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Dallying In The Dirt, Issue #351 - Colchicum and Autumn Crocus should never be confused.
October 21, 2019
It’s autumn and that means that I get on my soap box and try to educate anyone who will listen. There are two wonderful blooms appearing in my garden as autumn progresses and they are often confused and that could have tragic consequences. The first to bloom are the Colchicums. They have large blooms on naked stalks because their foliage appears in the spring. An interesting fact about the Colchicums is the presence of their ovary underground. The pollen has to travel the length of those above ground stalks and the seeds will appear with the foliage in the spring. There are several varieties commonly available, the single pictured here, a double in the same colour and a white flowered form. There are a few other species that are not that common in trade. They have their own botanical family Colchicaceae. Now here is the problem. 2 or 3 weeks after they bloom the much smaller Autumn Crocus bloom and the
two are often confused. They shouldn’t be. The Crocus belong to the botanical family Iridaceae. One autumn species Crocus sativus produces Saffron, that expensive spice that is made from the dried stamens of that Crocus. The stamens are something that should help us to sort out the confusion. As you can see in the pictures, Colchicum have six stamens and Autumn Crocus has three. Why should we care other than for botanical correctness.
This a strange picture. There is a large section of very dead, hopefully dormant, grass in the middle of the picture. It started to go in that direction in mid August when we had little or no rain for an extended period. Why in that particular area, I asked myself, until I looked up. It very closely matches the drip line of the large Black Walnut tree. The grass normally grows quite happily there but it would be my educated guess that the Walnut was a better competitor for the limited supply of water forcing the grass to go dormant, or dead? In the middle of that dead patch there is now a small and growing patch of bright green Glechoma hederace which we know as Ground Ivy or Creeping Charlie and apparently it does not require the same moisture as the grass. It spread rapidly over the dormant grass as soon as some autumn rains arrived. It is easy to find pages of information on dealing with this weed or other pages extolling its virtues as a wild edible that contributes flavour and nutrition to various recipes. I continue to see it as an invasive weed but must look at those other references and see if I can change my mind, by adding it to my kitchen repertoire.
Want a little heat in your life then try growing these Super Cayenne peppers. They love to grow in containers that keep their soil warm through the season. It’s something else that I must get out and harvest before a frost tells me that I was too late. I have two methods for storing that heat for the winter. Hanging the fruit to dry and then grinding it into powder is one. My favoured technique is to make hot oil. The cleaned Peppers are boiled in some good vegetable oil such as sunflower to extract the heat and then that oil is kept in a labeled bottle beside the stove so that I can splash it into a pan for stir fries or any other recipe that requires a little kick. It will keep quite happily for a year until next year’s batch is ready. Just putting pretty red peppers into a bottle of oil will not transfer any noticeable heat to that oil.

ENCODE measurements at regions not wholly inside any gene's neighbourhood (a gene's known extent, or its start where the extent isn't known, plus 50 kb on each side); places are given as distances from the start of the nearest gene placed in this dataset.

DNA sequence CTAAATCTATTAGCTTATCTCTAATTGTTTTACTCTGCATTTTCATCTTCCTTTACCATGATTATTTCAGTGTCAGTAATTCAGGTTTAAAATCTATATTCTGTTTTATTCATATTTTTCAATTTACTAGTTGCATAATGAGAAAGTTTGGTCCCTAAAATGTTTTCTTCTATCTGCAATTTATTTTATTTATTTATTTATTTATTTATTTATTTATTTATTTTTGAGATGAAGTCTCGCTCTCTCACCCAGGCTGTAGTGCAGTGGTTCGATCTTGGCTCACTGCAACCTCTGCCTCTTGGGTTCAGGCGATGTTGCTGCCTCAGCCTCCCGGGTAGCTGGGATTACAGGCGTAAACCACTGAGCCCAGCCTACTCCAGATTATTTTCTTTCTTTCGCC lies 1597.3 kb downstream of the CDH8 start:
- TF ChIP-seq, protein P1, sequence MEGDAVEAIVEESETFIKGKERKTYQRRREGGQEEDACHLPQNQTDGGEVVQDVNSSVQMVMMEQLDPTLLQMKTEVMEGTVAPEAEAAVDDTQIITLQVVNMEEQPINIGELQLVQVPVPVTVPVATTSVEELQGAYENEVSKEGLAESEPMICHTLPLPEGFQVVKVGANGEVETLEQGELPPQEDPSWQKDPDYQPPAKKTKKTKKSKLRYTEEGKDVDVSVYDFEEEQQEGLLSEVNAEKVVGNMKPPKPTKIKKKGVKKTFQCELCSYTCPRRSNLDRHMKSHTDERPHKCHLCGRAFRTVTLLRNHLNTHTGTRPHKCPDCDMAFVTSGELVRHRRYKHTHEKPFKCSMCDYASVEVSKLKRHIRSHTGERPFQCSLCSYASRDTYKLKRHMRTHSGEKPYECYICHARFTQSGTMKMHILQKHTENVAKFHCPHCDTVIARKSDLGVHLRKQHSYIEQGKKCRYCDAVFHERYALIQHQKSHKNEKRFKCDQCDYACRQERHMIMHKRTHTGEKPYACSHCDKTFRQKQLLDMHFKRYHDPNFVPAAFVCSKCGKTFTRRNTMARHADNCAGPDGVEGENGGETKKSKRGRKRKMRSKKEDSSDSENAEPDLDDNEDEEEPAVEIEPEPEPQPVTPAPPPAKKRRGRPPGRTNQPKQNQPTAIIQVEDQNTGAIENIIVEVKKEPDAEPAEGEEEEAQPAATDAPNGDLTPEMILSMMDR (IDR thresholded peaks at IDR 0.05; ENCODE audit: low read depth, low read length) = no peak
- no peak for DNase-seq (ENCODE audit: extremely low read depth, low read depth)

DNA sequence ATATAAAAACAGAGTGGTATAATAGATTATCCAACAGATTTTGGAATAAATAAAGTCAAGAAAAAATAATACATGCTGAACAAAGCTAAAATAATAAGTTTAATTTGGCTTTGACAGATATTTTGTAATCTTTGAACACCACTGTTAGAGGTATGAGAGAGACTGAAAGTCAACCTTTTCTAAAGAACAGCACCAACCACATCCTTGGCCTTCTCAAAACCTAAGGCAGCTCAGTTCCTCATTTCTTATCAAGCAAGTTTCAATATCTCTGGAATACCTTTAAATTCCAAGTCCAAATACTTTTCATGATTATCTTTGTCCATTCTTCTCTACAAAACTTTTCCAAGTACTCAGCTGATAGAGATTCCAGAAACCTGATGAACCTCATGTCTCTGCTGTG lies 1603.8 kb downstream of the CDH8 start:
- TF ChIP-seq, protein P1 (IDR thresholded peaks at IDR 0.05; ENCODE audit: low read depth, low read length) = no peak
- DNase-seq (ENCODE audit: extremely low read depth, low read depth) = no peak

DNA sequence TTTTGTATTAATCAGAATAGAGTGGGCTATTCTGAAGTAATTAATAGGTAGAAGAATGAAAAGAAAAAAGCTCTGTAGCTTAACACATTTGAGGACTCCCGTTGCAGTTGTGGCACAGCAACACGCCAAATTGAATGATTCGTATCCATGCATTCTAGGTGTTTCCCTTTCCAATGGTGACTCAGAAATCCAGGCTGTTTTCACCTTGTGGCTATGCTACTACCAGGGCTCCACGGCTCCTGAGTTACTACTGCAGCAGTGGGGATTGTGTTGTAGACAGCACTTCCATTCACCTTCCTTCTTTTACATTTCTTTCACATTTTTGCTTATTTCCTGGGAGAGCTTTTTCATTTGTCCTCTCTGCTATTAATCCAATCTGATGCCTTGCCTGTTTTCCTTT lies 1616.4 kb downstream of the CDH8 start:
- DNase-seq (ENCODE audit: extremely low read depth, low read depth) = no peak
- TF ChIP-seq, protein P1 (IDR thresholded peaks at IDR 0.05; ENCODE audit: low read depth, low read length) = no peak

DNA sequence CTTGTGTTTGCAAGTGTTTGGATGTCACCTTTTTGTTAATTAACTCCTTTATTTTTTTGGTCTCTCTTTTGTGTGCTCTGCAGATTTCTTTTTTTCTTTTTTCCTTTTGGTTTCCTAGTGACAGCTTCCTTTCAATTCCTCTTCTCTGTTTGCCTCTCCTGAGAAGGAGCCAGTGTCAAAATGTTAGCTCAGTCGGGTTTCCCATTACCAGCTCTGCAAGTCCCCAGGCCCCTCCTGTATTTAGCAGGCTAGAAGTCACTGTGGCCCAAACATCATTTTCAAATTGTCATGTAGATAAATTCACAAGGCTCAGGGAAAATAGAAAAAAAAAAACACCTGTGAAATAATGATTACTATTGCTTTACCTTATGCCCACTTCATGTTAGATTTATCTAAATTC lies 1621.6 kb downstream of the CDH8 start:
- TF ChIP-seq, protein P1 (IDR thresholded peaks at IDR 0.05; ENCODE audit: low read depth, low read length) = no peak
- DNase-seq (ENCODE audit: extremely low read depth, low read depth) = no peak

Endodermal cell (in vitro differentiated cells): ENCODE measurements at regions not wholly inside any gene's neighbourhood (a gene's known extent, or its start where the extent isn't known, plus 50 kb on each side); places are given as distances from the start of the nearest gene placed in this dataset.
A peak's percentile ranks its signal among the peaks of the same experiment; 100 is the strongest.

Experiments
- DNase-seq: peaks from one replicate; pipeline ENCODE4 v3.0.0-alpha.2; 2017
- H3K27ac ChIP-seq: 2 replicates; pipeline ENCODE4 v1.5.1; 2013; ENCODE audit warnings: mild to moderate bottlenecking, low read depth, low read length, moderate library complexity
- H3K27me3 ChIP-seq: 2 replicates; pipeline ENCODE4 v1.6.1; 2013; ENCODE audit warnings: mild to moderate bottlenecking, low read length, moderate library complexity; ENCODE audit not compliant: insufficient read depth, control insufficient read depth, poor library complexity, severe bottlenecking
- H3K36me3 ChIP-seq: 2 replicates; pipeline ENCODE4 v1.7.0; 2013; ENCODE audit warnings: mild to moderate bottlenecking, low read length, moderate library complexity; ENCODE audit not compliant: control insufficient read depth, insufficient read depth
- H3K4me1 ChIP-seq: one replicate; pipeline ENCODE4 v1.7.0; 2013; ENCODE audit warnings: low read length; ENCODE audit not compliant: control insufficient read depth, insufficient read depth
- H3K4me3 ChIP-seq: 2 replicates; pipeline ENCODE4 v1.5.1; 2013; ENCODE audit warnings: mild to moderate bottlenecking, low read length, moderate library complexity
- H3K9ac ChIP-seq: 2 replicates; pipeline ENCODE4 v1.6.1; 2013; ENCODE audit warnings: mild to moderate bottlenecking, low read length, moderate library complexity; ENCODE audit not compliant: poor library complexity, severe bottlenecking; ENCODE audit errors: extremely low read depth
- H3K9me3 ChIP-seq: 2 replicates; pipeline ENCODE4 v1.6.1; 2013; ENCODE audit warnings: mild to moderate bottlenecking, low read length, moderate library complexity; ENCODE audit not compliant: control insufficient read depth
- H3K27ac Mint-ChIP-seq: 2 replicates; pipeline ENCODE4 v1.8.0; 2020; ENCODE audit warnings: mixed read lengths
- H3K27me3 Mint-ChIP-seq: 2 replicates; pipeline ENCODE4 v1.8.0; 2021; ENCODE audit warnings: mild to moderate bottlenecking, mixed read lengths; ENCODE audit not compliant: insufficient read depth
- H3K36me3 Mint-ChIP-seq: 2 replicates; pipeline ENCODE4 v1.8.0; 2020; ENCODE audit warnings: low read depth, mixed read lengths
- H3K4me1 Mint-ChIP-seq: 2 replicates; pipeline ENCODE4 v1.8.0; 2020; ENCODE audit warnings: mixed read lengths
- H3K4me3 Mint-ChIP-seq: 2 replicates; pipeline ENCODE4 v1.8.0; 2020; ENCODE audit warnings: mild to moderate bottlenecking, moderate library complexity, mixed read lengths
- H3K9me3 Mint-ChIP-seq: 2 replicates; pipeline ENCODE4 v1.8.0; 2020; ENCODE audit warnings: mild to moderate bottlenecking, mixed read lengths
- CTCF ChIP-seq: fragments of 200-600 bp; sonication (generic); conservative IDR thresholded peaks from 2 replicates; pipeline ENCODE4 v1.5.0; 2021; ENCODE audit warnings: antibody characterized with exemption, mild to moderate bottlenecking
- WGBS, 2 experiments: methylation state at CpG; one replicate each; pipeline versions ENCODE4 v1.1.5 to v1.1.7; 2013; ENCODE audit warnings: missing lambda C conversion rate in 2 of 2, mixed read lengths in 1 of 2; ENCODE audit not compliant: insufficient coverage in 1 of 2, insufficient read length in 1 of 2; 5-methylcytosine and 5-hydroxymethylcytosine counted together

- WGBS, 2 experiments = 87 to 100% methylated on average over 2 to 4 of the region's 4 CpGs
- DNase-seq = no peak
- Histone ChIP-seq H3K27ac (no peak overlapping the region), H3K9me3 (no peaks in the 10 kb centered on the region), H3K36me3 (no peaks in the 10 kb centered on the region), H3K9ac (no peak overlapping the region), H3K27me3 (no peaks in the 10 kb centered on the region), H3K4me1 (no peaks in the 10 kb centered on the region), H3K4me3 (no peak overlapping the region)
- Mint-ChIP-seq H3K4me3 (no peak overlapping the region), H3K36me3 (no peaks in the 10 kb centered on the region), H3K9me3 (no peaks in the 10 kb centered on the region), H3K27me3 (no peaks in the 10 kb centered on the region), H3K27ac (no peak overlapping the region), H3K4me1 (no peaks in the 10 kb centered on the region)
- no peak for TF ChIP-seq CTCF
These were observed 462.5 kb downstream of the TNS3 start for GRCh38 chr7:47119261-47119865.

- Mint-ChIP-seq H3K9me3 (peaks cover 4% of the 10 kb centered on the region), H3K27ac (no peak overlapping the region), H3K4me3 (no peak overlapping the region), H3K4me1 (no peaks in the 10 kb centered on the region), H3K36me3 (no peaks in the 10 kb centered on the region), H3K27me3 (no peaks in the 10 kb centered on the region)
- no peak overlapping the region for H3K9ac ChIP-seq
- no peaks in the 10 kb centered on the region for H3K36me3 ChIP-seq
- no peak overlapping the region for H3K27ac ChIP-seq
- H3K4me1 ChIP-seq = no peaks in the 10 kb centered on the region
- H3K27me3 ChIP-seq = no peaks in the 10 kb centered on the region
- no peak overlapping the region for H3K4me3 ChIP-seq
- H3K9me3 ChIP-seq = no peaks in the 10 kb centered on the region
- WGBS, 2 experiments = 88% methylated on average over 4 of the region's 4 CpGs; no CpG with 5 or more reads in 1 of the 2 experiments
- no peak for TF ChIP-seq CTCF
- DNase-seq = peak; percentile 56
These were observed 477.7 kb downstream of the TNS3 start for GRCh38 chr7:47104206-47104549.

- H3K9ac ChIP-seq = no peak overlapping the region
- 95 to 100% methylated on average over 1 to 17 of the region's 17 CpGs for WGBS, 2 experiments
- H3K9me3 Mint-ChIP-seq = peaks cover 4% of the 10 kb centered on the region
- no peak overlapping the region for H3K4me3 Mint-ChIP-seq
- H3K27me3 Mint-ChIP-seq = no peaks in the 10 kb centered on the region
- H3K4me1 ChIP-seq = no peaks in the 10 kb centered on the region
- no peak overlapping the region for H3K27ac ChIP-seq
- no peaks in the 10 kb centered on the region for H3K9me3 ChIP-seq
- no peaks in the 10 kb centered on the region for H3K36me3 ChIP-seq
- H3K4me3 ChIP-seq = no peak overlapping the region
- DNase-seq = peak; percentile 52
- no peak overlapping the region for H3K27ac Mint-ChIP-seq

For a blast of fall colour in the yard nothing quite competes with this Burning Bush. Euonymus alatus is a hardy woody shrub who’s common name comes from the brilliant red fall colour. There is the regular form of it, pictured here, that will grow to 2 m tall and at least that wide. Its wide horizontal branching is it’s most significant feature during the growing season. There is also a dwarf form for smaller gardens that want to have that autumn colour but can’t devote as much space to a single shrub. It has interesting winged branches and often a good crop of colourful berries. It has always been one of my favourites despite its lack of colourful flowers. I just like its form and am always out in the yard admiring the colour at this time of year.
Now it’s time to answer a few of my reader’s questions. To ask a question just “reply” to this ezine. Don’t forget to check the front page of the Website for frequent short ideas for current gardening activities.
Ann Asks? You mentioned those dreaded Japanese beetles. Mine were later showing up this summer but then took over my back yard, on the roses, grape vines, climbing hydrangea, raspberry canes, and veggie beds, so much that I don't know what to do for next year. I have too many plants to cover with a bucket of soapy water to knock them into; I would be at it all day.
Would it be smart to spray some nematodes this week? We did in early summer, but I'm not sure they were meant for this type of pest. I've heard mixed reviews on the pheromone traps
Everything is beautiful. My potatoes were eaten by a visitor, so next year I will plant them in a container.
I was raking the leaves on my lawn and a person passing by said not to rake the leaves as they are very good for the grass. Please let me know if this is correct. Should I leave the leaves and mow the grass with them.
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